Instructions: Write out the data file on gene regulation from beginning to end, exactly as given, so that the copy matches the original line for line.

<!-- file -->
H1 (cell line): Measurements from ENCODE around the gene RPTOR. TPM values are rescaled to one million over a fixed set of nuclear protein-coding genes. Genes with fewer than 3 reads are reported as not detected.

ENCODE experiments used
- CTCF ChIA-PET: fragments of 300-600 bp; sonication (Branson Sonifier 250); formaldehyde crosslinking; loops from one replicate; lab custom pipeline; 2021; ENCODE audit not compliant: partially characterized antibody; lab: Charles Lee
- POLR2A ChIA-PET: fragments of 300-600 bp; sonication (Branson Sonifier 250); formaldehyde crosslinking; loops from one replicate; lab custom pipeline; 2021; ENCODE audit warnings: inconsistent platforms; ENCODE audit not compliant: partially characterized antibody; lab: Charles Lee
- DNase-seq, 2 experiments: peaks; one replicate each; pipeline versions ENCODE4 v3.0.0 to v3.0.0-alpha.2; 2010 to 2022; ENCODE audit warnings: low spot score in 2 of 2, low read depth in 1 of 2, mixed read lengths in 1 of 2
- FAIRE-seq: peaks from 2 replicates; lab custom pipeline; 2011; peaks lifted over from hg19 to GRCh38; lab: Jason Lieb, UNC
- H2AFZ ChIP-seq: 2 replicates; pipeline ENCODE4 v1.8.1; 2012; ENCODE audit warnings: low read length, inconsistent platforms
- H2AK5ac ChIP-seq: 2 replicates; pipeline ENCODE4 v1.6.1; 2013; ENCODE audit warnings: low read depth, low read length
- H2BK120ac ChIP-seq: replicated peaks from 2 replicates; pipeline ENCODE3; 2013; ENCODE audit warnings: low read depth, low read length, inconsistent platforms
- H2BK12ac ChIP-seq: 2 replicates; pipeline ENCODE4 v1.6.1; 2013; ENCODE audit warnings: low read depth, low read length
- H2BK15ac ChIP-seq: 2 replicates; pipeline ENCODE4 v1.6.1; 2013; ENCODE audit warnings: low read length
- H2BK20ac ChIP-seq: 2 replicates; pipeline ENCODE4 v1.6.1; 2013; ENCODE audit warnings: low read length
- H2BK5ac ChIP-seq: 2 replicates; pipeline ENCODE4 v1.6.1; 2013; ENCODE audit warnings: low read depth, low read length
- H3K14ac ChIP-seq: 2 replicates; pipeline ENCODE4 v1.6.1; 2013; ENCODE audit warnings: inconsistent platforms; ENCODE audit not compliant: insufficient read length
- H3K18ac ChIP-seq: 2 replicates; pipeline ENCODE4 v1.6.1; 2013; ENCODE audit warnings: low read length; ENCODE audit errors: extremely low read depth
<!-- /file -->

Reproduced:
H1 (cell line): Measurements from ENCODE around the gene RPTOR. TPM values are rescaled to one million over a fixed set of nuclear protein-coding genes. Genes with fewer than 3 reads are reported as not detected.

ENCODE experiments used
- CTCF ChIA-PET: fragments of 300-600 bp; sonication (Branson Sonifier 250); formaldehyde crosslinking; loops from one replicate; lab custom pipeline; 2021; ENCODE audit not compliant: partially characterized antibody; lab: Charles Lee
- POLR2A ChIA-PET: fragments of 300-600 bp; sonication (Branson Sonifier 250); formaldehyde crosslinking; loops from one replicate; lab custom pipeline; 2021; ENCODE audit warnings: inconsistent platforms; ENCODE audit not compliant: partially characterized antibody; lab: Charles Lee
- DNase-seq, 2 experiments: peaks; one replicate each; pipeline versions ENCODE4 v3.0.0 to v3.0.0-alpha.2; 2010 to 2022; ENCODE audit warnings: low spot score in 2 of 2, low read depth in 1 of 2, mixed read lengths in 1 of 2
- FAIRE-seq: peaks from 2 replicates; lab custom pipeline; 2011; peaks lifted over from hg19 to GRCh38; lab: Jason Lieb, UNC
- H2AFZ ChIP-seq: 2 replicates; pipeline ENCODE4 v1.8.1; 2012; ENCODE audit warnings: low read length, inconsistent platforms
- H2AK5ac ChIP-seq: 2 replicates; pipeline ENCODE4 v1.6.1; 2013; ENCODE audit warnings: low read depth, low read length
- H2BK120ac ChIP-seq: replicated peaks from 2 replicates; pipeline ENCODE3; 2013; ENCODE audit warnings: low read depth, low read length, inconsistent platforms
- H2BK12ac ChIP-seq: 2 replicates; pipeline ENCODE4 v1.6.1; 2013; ENCODE audit warnings: low read depth, low read length
- H2BK15ac ChIP-seq: 2 replicates; pipeline ENCODE4 v1.6.1; 2013; ENCODE audit warnings: low read length
- H2BK20ac ChIP-seq: 2 replicates; pipeline ENCODE4 v1.6.1; 2013; ENCODE audit warnings: low read length
- H2BK5ac ChIP-seq: 2 replicates; pipeline ENCODE4 v1.6.1; 2013; ENCODE audit warnings: low read depth, low read length
- H3K14ac ChIP-seq: 2 replicates; pipeline ENCODE4 v1.6.1; 2013; ENCODE audit warnings: inconsistent platforms; ENCODE audit not compliant: insufficient read length
- H3K18ac ChIP-seq: 2 replicates; pipeline ENCODE4 v1.6.1; 2013; ENCODE audit warnings: low read length; ENCODE audit errors: extremely low read depth